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On the streets of Khayelitsha, criminals don’t wait for darkness to set in before they go to work, but brazenly rob residents at any time of day.
And residents, fed up of living with the burden of crime, say that even if they are arrested, many criminals resurface in the communities after a day or two.
Which is why mob justice has taken off – it is the only permanent solution, residents say.
“If someone steals something and they are arrested, they’re back on the street in two days. We don’t see any solution except for this one. If the police catch them they come back again, but if we catch them they go straight to heaven,” one resident said this week.
Another said “if we can catch one of these skollies, he can go to his or her ancestors because we will burn them to ashes”.
So far, nine people have died as a result of vigilante attacks or mob justice in Khayelitsha this year.
They were accused of attempting to steal items such as cellphones, handbags, a plasma television and a generator.
Last week, the burnt remains of Zola Msweswe were found by police in Makhaza. He had allegedly stolen a woman’s handbag and residents, woken up by the woman’s 3am screams, chased after three men.
They stoned him, covered him in plastic and paraffin and set him alight.
A second man who was also burned is believed to be in hospital and police are investigating whether he was involved in the incident.
Police spokesman Captain Frederick van Wyk said no arrests had been made. In a statement issued after the incident, police said: “Acts of vigilantism are strongly condemned by the SAPS. We will not allow the community to take the law into their own hands, and we cannot allow the public to punish suspected criminals.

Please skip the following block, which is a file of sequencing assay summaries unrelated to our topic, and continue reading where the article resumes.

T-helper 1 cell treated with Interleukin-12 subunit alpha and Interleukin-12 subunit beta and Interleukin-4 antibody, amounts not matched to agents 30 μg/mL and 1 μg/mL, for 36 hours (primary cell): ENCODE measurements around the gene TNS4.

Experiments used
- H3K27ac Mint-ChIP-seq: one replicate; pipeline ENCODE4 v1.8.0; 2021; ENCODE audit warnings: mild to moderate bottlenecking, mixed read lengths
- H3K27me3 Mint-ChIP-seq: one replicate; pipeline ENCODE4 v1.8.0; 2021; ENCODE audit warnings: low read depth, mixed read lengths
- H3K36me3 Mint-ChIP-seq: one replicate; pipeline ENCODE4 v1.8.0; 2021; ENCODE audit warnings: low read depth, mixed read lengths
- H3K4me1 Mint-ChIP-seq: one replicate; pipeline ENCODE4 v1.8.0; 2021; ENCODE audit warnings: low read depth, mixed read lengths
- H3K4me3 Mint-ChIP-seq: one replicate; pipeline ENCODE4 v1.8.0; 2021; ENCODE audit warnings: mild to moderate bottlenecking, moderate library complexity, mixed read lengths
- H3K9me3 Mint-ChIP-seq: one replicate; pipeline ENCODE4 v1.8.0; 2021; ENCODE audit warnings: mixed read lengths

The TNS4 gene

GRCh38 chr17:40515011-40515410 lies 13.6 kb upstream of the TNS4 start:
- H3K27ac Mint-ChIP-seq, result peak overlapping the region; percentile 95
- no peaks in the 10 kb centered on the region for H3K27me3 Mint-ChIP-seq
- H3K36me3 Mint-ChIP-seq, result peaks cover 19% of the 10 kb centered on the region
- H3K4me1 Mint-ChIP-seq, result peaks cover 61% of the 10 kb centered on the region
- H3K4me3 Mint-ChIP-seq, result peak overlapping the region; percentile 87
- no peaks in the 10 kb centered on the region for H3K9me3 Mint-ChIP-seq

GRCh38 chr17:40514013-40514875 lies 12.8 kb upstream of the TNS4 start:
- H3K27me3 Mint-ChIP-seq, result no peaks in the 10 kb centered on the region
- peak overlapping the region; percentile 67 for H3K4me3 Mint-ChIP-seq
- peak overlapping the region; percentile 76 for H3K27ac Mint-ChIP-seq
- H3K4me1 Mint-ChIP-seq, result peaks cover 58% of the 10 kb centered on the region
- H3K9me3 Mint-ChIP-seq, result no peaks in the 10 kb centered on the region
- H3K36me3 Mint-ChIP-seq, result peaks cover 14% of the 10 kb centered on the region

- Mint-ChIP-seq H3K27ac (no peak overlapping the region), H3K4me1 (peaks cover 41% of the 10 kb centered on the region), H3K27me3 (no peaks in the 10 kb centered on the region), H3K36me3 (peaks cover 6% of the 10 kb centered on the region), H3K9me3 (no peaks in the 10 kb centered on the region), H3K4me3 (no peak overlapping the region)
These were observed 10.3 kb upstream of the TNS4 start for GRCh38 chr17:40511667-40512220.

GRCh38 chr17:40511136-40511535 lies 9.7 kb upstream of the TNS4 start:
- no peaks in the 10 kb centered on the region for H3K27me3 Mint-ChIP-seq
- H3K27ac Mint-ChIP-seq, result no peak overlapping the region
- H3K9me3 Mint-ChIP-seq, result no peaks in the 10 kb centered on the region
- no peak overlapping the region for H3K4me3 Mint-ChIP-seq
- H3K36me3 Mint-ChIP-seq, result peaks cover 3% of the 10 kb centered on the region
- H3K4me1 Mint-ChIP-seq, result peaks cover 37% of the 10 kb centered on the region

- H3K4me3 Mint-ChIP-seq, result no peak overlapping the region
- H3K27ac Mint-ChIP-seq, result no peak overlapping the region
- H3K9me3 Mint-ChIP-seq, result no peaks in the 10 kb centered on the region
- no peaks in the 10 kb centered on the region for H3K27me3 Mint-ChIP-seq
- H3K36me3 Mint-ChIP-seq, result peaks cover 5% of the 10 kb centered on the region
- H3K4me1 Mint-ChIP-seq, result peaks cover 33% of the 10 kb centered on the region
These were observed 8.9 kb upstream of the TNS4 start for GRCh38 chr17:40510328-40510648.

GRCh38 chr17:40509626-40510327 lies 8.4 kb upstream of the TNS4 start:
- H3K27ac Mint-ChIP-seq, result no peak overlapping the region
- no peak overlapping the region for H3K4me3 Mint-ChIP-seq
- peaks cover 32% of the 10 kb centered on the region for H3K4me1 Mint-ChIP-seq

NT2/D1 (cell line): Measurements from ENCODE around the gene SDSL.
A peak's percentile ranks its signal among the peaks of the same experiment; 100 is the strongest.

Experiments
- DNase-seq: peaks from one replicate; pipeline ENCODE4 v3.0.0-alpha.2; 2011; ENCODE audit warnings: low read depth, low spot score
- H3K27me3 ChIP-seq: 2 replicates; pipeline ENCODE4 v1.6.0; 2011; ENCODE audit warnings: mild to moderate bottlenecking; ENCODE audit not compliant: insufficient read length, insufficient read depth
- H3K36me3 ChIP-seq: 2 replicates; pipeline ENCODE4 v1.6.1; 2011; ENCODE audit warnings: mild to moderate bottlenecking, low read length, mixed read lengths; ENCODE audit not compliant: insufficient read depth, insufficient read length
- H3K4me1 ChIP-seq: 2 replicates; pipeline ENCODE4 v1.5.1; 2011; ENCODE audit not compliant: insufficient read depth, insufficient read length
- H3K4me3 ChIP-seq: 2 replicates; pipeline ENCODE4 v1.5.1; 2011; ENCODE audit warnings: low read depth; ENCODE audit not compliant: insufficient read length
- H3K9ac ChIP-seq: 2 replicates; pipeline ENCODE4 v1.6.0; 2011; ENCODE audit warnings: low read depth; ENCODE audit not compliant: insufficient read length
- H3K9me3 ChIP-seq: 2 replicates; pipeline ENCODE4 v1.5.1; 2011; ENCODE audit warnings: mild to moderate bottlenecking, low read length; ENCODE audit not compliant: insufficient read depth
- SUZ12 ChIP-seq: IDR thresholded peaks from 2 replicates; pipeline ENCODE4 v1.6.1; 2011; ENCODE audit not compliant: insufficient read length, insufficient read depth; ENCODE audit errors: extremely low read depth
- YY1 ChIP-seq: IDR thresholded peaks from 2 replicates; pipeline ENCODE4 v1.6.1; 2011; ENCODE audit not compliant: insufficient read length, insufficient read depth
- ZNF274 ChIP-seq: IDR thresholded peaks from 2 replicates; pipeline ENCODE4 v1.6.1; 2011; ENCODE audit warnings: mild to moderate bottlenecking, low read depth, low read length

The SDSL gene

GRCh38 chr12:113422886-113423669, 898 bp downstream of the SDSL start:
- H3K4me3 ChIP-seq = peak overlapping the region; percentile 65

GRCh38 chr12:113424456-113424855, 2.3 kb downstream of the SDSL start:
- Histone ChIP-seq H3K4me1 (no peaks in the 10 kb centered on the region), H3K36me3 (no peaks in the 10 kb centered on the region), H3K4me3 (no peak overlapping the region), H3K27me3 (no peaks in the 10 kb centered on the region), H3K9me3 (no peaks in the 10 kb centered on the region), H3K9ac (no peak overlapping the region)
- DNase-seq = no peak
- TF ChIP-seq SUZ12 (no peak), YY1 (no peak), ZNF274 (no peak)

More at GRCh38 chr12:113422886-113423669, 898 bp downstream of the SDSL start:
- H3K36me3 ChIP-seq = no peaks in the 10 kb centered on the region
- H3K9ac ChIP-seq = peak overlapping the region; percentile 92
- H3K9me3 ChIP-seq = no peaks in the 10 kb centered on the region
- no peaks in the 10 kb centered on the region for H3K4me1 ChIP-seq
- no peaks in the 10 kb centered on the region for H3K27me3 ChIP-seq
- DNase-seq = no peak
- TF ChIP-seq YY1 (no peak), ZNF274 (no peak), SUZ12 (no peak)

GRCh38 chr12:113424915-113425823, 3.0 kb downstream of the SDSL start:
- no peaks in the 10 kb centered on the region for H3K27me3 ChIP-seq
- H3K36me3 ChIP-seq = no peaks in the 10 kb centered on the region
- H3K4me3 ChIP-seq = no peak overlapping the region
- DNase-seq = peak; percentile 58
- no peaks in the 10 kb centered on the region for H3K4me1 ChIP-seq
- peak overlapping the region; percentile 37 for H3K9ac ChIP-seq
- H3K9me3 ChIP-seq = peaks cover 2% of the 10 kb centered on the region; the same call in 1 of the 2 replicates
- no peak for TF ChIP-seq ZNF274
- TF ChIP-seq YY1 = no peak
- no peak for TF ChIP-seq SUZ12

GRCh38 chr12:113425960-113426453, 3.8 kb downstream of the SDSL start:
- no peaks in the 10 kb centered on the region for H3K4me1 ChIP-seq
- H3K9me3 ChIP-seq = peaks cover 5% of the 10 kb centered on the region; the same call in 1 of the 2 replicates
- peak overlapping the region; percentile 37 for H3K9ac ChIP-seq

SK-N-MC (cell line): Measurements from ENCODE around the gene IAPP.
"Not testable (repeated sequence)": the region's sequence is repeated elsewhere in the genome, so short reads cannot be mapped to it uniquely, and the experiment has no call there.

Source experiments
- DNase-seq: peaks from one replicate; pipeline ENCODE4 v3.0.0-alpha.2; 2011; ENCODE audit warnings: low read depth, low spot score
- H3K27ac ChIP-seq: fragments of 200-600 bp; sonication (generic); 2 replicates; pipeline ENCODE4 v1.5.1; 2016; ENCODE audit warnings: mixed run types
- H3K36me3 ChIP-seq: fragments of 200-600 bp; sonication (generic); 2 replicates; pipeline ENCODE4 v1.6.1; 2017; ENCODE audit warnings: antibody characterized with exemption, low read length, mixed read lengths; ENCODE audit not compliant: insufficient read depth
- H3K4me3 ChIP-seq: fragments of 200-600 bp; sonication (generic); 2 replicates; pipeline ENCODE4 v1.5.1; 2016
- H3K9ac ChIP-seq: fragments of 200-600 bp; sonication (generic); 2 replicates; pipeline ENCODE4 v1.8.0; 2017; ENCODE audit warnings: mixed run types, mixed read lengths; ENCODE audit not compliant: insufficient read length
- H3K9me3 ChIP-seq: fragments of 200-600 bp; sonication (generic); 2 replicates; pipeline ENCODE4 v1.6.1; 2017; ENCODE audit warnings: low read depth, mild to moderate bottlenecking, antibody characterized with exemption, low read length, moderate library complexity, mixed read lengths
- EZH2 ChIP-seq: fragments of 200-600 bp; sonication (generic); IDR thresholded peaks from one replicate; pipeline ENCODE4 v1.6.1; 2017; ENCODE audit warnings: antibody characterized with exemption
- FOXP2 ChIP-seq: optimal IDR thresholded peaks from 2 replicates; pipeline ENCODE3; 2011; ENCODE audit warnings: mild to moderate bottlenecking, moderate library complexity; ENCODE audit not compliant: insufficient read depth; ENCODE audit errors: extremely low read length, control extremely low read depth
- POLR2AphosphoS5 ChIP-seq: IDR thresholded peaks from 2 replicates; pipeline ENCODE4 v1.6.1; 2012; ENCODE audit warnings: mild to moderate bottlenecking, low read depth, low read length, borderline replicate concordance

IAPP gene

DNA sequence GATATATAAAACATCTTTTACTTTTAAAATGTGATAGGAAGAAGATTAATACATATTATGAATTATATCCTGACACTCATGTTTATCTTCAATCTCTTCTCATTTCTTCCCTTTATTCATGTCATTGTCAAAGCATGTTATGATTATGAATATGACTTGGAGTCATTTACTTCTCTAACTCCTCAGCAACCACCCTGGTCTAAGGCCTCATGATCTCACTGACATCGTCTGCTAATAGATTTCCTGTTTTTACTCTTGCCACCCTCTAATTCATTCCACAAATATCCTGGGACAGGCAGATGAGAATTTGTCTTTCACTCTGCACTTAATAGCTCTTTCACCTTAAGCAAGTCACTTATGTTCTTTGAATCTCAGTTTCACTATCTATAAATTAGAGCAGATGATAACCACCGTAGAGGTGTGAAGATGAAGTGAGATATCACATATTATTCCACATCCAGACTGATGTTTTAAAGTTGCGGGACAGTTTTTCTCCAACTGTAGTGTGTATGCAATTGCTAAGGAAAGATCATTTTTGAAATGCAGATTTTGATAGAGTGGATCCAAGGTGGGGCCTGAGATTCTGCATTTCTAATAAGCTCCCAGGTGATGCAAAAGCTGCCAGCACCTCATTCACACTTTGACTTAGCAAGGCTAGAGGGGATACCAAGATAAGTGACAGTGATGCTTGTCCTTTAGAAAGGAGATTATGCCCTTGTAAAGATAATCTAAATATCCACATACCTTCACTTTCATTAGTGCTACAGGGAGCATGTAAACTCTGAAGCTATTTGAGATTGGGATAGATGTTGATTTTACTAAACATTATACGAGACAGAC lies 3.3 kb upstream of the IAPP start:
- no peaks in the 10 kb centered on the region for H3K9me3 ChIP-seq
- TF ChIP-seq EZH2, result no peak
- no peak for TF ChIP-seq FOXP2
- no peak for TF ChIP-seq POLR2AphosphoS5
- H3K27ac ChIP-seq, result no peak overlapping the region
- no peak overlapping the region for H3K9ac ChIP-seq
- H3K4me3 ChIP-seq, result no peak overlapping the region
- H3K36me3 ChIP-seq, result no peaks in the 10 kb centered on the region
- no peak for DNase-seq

“Those who are responsible for these violent crimes are criminals themselves, and will be dealt with accordingly.”
A number of the incidents have occurred in Nkanini, an area in Khayelitsha.
One resident of Makhaza said: “The people there in Nkanini don’t play around.”
Many of the residents said this week they lived in fear of crime and had already been the victims of a crime before – often more than once.
One woman who has been robbed twice said crime happened “because of poverty, unemployment, and because this place is too small for all of us”.
Her shack is one of many in a warren of tin structures that offer little in the way of security.
And a lack of infrastructure such as street lights means some areas are dark and even more unsafe at night.
Khayelitsha census data from 2001 indicated high unemployment rates of double the provincial average. In addition, over 80 percent of those who were unemployed earned less than R1 600 a month.
Another woman said there was no point in reporting robbery and theft because it was either impossible to catch the criminals after the fact or the police were unlikely to react or too slow.
All those interviewed said there was a lack of visible policing, particularly in the informal settlements, which contributed to crime.
“Sometimes they (the police) just walk around but we are still being robbed, which means they aren’t doing their jobs,” one resident said.